Why is it important for you to merge heritage and futurism in your work?

For me heritage sort of serves as a history lesson as it allows me to delve deep into the past and uncover, resurface and reference things from a time before. The futuristic aspect is sort of like the child to history as it continues the message but with from a new perspective.

What other activities are occupying your time while you develop your brand?

Football. I play a lot of football. As much of it as I possibly can actually, I go to the gym every morning, but only during the week and then I go running in the evening. I just really like to keep active. The more active you are, the better the brain is going to work at its highest level going.

What have you not accomplished prior that you aim to do with Unyforme Design?

Growth. With Unyforme Design, I want to take this project to the heights that I’ve set out. I’ve mapped and planned the out the next 4/5 years for Unyforme Design. Now, it’s about stabilising one sector at a time and then moving on to the next.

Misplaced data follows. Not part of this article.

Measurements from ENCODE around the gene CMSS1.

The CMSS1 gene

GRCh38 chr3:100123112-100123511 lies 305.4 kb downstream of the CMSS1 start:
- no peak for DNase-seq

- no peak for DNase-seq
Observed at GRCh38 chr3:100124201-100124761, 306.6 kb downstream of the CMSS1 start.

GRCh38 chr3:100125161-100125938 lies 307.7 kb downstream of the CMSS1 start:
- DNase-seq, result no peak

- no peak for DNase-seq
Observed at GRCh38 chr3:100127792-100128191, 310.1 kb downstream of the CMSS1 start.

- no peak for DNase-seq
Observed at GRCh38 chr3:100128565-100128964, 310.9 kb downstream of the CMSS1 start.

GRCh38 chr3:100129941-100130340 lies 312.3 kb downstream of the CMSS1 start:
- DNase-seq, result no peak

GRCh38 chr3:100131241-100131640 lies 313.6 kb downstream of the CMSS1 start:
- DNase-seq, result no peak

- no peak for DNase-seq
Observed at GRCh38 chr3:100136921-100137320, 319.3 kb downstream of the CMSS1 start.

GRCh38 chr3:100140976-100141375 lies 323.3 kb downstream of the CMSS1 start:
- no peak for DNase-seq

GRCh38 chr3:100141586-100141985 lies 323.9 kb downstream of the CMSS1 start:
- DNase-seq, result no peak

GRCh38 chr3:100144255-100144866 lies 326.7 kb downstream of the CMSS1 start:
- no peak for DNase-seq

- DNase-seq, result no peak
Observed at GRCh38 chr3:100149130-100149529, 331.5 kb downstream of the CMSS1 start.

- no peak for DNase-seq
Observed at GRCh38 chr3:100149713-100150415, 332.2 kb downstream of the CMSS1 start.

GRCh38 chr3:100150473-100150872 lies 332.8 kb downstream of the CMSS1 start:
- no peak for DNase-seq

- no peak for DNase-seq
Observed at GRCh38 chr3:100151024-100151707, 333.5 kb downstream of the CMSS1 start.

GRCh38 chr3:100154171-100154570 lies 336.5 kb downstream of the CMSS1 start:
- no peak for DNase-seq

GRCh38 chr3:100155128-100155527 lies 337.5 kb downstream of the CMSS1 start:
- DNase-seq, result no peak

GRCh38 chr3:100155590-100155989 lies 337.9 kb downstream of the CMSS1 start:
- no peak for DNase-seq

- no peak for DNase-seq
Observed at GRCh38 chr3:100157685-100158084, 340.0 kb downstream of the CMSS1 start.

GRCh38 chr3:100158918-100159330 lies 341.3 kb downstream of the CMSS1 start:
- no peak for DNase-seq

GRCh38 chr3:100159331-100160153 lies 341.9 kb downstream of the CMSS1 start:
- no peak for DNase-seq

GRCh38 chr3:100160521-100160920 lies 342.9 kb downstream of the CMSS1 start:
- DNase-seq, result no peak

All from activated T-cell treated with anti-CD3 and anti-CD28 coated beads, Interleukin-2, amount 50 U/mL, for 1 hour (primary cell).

We are seeing a few black designers and artists reaching some amazing heights, what structural changes do you think need to be made to maintain such for generations?

I would like to see more support because there are many black designers and designers of colour out here, but I feel they don’t receive the same level of support as their/(our) fairer skinned counterparts. If you take for example what Sam (of A-Cold-Wall) did recently with the grant, it highlighted an on-going issue. He realised that there were cracks in the pavement that were not being filled, which is an issue because we’re just trying to do what everyone else is doing and it’s almost as if we’re being held back because of the colour of our skin. We’re no different to anyone else or what they’re doing. We’ve now taken it upon ourselves to go against the norm of how it’s been done before because it wasn’t really helping us, not to say we’re rebelling, but the system in place doesn’t help us so now we have gone about finding ways around it for us to be included. I’m hoping what Sam did will begin a conversation on how do we reach out to more of the black community and people of colour because there’s no reason we shouldn’t. It’s not about wanting to look better than the rest, it’s just about wanting to be recognised. When you look at the top fashion houses, how many have black designers at the forefront?

If you could prioritize one thing in the design world, what would that be?